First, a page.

3D printing offered at local retailers could be problematic


PostNet Neighborhood Business Center recently announced that its franchise in Minneapolis will become the first to offer 3D printing services as part of a pilot program to evaluate the 3D technology's applications for small businesses and entrepreneurs.

The company has purchased a Stratasys uPprint SE Plus to offer customers interested in 3D printing the chance to design new products, develop working prototypes, build architectural models, create customized products and more. The uPrint SE Plus is a Fused Deposition Modeling (FDM) machine that builds parts from real ABSplus thermoplastic material in nine colors.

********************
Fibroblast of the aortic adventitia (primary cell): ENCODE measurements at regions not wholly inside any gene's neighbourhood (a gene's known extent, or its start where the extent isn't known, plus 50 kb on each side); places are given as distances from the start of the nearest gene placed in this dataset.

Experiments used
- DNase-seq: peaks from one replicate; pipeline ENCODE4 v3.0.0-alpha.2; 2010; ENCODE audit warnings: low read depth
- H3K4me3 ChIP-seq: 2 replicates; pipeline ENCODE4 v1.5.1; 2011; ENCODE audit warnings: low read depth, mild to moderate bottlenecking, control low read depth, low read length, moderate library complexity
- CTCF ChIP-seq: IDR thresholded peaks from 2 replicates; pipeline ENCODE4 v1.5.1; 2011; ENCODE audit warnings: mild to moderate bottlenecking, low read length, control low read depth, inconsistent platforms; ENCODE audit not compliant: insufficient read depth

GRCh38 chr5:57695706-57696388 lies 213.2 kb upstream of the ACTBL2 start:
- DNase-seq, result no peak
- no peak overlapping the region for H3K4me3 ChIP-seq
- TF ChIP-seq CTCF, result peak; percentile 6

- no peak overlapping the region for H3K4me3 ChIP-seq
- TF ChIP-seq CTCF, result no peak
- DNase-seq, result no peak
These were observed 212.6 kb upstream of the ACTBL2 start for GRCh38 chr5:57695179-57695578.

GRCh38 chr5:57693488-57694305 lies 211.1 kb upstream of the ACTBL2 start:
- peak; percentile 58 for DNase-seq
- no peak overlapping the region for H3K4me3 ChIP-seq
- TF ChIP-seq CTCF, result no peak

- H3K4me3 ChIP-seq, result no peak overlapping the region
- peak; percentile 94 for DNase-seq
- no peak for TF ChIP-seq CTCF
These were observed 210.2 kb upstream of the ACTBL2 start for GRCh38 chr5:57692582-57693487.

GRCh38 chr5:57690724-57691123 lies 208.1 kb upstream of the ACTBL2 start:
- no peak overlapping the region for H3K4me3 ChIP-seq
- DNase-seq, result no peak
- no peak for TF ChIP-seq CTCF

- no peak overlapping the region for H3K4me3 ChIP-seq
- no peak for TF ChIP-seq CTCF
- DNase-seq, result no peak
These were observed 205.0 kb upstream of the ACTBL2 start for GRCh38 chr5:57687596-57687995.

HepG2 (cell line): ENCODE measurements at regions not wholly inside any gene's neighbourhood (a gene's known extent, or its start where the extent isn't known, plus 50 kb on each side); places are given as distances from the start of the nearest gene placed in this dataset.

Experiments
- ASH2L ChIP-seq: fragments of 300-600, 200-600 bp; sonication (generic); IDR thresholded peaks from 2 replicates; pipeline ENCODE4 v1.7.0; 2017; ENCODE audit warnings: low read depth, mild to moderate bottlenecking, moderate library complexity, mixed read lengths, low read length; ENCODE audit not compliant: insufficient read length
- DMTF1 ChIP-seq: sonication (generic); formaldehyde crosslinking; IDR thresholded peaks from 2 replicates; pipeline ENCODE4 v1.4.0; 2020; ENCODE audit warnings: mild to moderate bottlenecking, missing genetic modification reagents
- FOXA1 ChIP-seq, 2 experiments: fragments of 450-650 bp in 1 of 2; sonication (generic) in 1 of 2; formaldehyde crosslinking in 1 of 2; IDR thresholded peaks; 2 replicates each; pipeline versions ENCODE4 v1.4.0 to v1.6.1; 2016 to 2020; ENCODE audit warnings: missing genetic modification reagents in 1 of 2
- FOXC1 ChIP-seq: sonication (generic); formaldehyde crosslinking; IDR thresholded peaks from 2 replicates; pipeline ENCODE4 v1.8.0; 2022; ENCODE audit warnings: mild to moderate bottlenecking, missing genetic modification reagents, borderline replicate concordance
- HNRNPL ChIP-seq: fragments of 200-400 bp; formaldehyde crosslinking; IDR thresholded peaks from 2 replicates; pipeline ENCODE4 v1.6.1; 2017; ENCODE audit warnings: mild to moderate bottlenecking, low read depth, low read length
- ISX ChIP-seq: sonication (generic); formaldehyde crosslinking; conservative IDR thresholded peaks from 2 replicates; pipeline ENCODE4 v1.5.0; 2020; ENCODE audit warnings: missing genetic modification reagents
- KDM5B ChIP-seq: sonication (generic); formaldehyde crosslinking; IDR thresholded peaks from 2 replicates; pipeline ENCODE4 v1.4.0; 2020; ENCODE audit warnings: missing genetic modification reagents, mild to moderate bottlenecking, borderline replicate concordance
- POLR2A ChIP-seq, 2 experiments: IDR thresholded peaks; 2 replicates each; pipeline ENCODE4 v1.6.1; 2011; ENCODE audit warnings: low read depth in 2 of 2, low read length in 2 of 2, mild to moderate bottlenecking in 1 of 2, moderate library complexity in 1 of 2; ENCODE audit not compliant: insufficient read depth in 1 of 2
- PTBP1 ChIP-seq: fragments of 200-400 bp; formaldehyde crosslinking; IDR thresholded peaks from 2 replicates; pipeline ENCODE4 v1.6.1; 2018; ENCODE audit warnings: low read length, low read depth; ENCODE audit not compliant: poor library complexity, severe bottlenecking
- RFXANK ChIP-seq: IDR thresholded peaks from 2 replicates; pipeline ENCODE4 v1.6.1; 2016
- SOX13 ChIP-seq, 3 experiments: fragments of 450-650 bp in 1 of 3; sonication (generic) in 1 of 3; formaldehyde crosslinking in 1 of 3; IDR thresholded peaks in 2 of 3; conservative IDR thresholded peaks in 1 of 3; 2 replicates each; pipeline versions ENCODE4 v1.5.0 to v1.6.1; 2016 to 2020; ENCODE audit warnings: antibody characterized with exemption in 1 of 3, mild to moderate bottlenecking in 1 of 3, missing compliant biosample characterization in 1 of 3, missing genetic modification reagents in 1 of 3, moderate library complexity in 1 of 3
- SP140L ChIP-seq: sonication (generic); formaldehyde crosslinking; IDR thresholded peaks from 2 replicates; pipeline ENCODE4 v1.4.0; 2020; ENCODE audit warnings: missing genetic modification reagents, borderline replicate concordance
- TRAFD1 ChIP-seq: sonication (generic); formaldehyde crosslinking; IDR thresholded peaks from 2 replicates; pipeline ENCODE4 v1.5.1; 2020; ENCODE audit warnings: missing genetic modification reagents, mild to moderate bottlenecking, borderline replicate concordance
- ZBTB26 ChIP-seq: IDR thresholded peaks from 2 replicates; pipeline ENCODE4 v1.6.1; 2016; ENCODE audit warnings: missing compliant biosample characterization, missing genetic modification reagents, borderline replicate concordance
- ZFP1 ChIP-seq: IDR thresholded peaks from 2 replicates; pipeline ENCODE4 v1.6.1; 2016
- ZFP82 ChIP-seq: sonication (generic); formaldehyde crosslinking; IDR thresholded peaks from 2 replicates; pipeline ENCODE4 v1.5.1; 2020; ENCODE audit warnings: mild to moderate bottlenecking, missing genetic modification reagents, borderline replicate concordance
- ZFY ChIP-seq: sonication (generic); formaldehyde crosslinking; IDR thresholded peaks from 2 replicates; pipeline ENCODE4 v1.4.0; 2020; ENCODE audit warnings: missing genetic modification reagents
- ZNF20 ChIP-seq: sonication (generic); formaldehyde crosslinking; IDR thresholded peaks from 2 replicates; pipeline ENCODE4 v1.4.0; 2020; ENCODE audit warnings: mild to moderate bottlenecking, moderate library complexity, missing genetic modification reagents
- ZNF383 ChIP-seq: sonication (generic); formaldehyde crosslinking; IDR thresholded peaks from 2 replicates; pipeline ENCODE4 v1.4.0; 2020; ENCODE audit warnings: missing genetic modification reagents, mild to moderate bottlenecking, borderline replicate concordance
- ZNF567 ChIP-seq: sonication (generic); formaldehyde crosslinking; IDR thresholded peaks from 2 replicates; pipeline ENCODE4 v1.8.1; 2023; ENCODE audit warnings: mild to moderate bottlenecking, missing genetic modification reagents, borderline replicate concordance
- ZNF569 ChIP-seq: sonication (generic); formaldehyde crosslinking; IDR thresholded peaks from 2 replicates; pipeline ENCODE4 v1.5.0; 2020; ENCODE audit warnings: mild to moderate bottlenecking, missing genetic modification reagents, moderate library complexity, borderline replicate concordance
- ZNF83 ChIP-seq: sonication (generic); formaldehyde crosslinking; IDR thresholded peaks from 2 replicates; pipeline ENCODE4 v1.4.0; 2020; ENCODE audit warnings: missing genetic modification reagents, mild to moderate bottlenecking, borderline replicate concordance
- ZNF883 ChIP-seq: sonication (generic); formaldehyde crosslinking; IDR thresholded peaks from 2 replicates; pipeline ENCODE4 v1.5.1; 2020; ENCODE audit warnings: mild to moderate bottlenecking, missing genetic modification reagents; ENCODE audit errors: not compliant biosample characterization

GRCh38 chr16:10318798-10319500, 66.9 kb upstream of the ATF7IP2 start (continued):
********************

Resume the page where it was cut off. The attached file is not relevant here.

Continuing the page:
While this sounds like just another nifty value-added service for the PostNet Neighborhood Business Center, which offer printing, copying and shipping, it could become problematic. First, who will program the software required to make the product or prototype? The PostNet franchise owner of the Minneapolis store, Dave Thorsen who spearheaded this initiative, is an architect so perhaps he has programming experience and can provide customers with this service. However, it may be that if demand becomes big enough, he may have to hire a full-time software programmer/engineer.
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